ERIC Number: ED332526
Record Type: RIE
Publication Date: 1990-Apr
Reference Count: N/A
Basil Bernstein's Sociology of Language: Deficit, Difference and Bewitchment.
Danzig, Arnold B.
Basil Bernstein's research on the sociology of language indicates that he views language as both subjective and objective. Subjectively, it structures an individual's intentions and thought processes; objectively, it preserves and makes public the store of knowledge of human society. The sharing of language is the basic way in which the objective world becomes part of the individual consciousness. Language gives the individual a way to organize and control phenomena and at the same time, language controls the individual. To classify Bernstein's work as an example of cultural-deficit or educational-disadvantagement explanation of school failure is to ignore the complexity of his formulations and other evidence that suggest he never intended his work to label working-class or minority culture as deficient. His work illustrates how children come to school with "different language patterns" built on social class and family relationships, but does not indicate what or who needs to change. Bernstein's sociology of language looks for ways to recognize and break the "spell" of the patterns taken for granted in language use. A 72-item bibliography is included. (MSE)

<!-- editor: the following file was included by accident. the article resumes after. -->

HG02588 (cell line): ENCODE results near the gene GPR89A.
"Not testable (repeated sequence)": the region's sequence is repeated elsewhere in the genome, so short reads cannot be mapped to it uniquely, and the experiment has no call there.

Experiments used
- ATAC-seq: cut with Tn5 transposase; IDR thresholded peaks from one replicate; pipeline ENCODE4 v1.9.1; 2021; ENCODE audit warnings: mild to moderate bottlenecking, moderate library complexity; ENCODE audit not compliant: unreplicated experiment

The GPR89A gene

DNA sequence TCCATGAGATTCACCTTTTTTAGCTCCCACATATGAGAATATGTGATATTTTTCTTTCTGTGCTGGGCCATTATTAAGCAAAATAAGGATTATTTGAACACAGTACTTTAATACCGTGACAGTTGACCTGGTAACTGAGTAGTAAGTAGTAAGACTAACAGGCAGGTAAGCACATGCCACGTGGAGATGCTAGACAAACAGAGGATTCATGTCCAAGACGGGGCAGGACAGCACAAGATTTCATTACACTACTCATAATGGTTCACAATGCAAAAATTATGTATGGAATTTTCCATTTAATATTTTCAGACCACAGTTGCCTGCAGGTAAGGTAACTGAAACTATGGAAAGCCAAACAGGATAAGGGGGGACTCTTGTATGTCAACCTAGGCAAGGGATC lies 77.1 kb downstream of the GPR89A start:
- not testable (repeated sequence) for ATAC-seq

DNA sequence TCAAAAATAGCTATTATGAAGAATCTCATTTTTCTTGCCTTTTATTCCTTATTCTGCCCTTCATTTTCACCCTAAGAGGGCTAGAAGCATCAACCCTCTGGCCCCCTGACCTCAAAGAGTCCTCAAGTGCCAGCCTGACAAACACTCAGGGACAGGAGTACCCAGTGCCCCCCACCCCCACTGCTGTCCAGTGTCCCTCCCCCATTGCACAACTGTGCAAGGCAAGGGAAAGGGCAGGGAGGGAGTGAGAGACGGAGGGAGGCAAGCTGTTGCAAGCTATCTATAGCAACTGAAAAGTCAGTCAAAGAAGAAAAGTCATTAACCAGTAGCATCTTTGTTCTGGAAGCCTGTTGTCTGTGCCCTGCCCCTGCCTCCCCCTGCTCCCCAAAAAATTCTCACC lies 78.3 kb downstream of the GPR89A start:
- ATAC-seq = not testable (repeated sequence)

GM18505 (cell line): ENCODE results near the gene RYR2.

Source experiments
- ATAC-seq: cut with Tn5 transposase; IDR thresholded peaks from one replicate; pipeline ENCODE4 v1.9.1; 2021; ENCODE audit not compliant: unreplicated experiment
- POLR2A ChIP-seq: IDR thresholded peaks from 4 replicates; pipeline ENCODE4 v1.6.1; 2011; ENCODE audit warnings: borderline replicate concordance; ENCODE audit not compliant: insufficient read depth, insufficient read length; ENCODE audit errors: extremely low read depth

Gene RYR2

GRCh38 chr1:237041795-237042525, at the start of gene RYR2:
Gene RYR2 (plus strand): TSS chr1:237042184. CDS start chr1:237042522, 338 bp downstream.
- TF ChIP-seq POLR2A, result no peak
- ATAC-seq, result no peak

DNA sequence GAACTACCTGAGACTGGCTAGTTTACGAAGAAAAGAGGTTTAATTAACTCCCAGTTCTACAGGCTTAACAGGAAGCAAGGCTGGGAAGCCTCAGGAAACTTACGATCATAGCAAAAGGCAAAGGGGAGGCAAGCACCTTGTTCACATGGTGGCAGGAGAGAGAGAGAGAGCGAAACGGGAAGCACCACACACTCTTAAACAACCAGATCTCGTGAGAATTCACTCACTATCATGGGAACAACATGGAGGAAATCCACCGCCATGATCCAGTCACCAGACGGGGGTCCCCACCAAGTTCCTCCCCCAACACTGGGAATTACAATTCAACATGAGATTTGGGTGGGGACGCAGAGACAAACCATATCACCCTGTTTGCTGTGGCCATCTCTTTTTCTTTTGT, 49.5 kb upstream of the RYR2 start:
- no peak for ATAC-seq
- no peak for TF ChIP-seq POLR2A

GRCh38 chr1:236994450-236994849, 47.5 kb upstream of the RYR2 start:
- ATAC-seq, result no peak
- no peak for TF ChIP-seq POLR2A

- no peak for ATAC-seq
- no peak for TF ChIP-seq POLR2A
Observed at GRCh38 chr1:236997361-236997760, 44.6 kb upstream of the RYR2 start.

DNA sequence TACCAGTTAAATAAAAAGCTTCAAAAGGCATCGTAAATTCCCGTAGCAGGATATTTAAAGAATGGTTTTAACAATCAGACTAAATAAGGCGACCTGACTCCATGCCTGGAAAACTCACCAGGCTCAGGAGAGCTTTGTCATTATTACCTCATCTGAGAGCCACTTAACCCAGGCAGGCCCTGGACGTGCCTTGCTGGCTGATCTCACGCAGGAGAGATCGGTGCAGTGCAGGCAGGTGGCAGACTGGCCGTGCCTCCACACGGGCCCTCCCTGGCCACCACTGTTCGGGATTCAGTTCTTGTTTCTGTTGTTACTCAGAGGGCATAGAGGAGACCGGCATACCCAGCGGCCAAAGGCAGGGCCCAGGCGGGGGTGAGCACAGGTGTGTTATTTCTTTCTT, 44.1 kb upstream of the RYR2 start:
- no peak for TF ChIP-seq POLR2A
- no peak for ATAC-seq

Publication Type: Speeches/Meeting Papers
Education Level: N/A
Authoring Institution: N/A
Identifiers: Bernstein (Basil)
Note: Paper presented at the Annual Meeting of the American Educational Research Association (Chicago, IL, April 3-7, 1990).